Unpaid Internships Perpetuate Inequality

There are many smart, dedicated, young people in this country who want to make a difference. And many of them stand facing a locked door. Behind that locked door is the world of unpaid internships that would give them access to networks, markers of prestige, and valuable experience that would give them a leg up in applying for jobs out of college. But the key that fits the lock is made of money. More often than not, especially for undergraduates, those internships are unpaid. To do an unpaid internship, a student needs to be able to provide housing, food, and transportation without any form of income. Such positions are usually, therefore, only available to the children of wealthy parents. We put our entire country at a disadvantage when we put a price tag on gaining access to power. One major purpose of a liberal democracy is to distribute political influence equally among the populace: one person, one vote. But increasingly, we are living in a country dominated by a one dollar, one vote policy, and such a condition is perpetuated by the way we facilitate internship programs in the public sector.

By restricting access to internships in prestigious places like the White House, Senate, State Department, or most major think tanks hiring undergraduates, we are creating additional barriers that people from lower income backgrounds have to overcome in order to succeed in public service. Arguably, these markers are becoming increasingly less significant as criticisms of the political establishment are amplifying. But, to be frank, such a belief underestimates the importance of “resume building” to get jobs in politics, even jobs that are trying to fix the system and make it more equal.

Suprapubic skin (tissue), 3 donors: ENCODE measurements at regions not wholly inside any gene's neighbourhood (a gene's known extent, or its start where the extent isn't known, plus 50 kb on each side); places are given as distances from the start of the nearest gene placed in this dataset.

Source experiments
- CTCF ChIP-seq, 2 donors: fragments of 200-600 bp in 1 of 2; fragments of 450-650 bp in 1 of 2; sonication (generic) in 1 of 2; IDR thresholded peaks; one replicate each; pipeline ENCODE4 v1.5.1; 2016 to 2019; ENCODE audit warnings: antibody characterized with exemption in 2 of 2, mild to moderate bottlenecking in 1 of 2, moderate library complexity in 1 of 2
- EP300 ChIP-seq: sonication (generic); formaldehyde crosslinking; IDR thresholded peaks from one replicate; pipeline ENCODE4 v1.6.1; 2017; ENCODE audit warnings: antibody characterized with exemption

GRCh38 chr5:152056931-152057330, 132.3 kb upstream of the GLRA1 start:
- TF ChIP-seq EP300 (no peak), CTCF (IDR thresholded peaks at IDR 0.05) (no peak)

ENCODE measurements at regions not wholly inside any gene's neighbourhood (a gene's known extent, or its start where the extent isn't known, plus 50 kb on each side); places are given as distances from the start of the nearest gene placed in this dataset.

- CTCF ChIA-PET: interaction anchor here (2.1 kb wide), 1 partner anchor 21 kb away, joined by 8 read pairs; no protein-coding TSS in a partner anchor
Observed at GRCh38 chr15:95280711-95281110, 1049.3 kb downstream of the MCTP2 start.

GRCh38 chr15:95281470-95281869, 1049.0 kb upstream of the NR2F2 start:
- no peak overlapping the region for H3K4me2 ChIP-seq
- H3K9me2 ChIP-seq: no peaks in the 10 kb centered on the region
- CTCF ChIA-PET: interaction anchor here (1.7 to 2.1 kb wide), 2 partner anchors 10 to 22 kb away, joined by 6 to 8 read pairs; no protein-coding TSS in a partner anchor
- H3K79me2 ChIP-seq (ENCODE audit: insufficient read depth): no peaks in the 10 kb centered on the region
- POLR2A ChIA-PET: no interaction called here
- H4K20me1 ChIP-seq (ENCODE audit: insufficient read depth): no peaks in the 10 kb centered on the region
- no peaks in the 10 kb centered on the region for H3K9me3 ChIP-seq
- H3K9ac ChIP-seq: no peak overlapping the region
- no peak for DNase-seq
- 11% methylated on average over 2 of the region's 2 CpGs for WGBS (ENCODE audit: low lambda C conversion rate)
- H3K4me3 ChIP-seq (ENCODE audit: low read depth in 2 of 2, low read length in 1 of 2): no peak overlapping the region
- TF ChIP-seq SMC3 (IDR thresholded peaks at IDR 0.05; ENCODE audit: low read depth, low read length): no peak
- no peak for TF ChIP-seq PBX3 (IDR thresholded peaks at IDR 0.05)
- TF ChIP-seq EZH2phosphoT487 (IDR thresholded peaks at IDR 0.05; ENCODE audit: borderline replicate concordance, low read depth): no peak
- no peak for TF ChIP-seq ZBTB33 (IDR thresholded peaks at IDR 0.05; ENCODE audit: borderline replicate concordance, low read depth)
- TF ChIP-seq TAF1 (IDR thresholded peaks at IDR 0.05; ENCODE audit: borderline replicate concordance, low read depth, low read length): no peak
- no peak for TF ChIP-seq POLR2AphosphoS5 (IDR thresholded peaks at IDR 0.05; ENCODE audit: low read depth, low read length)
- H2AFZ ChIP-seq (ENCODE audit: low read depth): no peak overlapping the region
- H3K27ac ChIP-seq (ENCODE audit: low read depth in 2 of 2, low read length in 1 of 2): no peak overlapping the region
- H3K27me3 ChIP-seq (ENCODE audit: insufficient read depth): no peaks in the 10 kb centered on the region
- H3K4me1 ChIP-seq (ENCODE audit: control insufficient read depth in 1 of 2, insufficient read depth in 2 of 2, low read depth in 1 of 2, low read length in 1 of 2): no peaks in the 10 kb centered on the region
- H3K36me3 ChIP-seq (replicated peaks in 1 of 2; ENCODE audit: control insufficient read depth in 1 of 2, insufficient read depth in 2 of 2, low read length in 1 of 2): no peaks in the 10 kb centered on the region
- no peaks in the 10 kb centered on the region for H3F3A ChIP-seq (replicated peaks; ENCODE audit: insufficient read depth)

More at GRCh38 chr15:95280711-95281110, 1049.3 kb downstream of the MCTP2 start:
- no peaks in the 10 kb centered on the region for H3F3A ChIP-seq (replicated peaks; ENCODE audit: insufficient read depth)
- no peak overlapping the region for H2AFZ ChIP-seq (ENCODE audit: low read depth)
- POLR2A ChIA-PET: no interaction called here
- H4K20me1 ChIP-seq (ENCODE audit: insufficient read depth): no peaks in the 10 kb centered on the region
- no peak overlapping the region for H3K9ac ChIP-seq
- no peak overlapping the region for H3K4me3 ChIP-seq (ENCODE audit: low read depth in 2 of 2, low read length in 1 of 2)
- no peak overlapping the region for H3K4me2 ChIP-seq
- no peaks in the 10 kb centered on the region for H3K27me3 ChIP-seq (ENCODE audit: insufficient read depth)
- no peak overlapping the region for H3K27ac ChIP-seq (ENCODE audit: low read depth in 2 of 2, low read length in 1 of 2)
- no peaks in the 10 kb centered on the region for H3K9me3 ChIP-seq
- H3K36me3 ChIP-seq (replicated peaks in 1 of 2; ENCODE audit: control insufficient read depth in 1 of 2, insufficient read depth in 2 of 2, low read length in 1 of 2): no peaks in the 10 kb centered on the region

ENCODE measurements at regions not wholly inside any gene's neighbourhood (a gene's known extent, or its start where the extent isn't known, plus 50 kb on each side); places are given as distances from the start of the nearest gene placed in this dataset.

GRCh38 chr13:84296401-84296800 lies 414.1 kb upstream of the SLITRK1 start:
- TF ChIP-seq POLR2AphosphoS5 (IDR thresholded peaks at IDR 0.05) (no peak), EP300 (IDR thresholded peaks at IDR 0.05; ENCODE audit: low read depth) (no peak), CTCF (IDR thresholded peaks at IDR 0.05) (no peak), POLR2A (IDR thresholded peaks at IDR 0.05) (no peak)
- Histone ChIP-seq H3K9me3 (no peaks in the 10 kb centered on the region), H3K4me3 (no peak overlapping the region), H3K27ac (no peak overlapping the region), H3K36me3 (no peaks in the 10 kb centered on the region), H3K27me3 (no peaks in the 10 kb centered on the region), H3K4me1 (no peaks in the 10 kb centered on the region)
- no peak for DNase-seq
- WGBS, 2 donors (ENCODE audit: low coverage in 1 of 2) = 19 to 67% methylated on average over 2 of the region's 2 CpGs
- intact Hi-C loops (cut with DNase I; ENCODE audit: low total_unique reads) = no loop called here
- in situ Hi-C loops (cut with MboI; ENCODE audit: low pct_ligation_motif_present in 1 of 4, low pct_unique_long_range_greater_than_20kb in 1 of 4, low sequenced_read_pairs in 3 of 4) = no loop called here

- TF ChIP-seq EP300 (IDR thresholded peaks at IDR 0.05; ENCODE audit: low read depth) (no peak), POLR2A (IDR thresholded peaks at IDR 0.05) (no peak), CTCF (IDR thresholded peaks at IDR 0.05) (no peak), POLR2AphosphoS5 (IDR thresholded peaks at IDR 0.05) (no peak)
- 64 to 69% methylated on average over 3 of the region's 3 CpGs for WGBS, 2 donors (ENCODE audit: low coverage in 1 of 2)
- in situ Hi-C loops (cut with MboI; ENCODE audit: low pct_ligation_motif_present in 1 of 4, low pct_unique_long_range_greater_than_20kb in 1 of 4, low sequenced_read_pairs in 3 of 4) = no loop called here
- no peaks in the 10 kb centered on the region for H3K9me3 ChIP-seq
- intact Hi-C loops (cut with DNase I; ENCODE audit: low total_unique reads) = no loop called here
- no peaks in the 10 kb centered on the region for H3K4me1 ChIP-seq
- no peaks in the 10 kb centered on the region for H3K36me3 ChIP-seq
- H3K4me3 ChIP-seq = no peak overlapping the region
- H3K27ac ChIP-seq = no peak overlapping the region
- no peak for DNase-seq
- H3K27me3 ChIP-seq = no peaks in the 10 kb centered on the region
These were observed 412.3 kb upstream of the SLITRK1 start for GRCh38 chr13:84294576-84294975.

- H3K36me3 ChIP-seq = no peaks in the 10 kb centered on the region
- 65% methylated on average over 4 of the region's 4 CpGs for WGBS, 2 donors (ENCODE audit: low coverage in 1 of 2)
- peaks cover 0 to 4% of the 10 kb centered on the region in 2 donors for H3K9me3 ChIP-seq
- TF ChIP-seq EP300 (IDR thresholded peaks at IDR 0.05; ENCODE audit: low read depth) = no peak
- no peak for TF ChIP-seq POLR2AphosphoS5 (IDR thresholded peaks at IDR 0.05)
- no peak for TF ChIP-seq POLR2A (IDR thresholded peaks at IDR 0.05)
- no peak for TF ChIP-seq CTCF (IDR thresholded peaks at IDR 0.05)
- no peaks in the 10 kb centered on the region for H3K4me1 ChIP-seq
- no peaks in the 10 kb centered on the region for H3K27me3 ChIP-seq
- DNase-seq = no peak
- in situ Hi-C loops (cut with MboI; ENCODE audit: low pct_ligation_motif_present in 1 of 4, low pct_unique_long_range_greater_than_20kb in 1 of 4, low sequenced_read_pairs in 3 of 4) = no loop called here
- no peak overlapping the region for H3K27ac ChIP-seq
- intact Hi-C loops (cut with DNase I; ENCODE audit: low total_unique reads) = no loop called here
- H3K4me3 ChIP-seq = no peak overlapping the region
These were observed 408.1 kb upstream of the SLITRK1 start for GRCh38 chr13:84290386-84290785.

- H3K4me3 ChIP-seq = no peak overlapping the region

To combat this problem, some colleges provide stipends to students who wish to take an unpaid summer internship, but cannot afford to do so. But these stipends are often not enough, or gaining access to them is so opaque, that students do not bother to seek them out. That is something I have seen at my own school. I know we offer stipends to students on financial aid who wish to pursue unpaid summer internships, but wealthier students have more resources to navigate bureaucracy than students from lower income households. It is vital that schools, and the government, invest more money in helping low-income students afford summer internships in the public sector. The long term benefits far outway the monetary costs. The more people we have from diverse backgrounds getting involved in politics at a young age, the stronger our democracy will be. Without it, rich white people will continue to be the majority of people holding government positions, and that is a serious problem. Not only does diversity leads to better problem solving, but it’s also the morally right thing to do. Many of the people who do not have access to unpaid internships who want them have been systematically oppressed by race, class, gender, and immigration status, in addition to a myriad of other marginalized identities.    While the unpaid labor is particularly valuable to the public sector, the system must be reformed in some way. Either federal, state, and local governments must do more to make such positions more affordable, or higher education institutions need to make a better effort to make stipends available to all students who need them through a transparent process. The cycle must end. Money must no longer give the wealthy greater access to politics. All young people must be given the money key to unlock the door to the world of unpaid internships.

 

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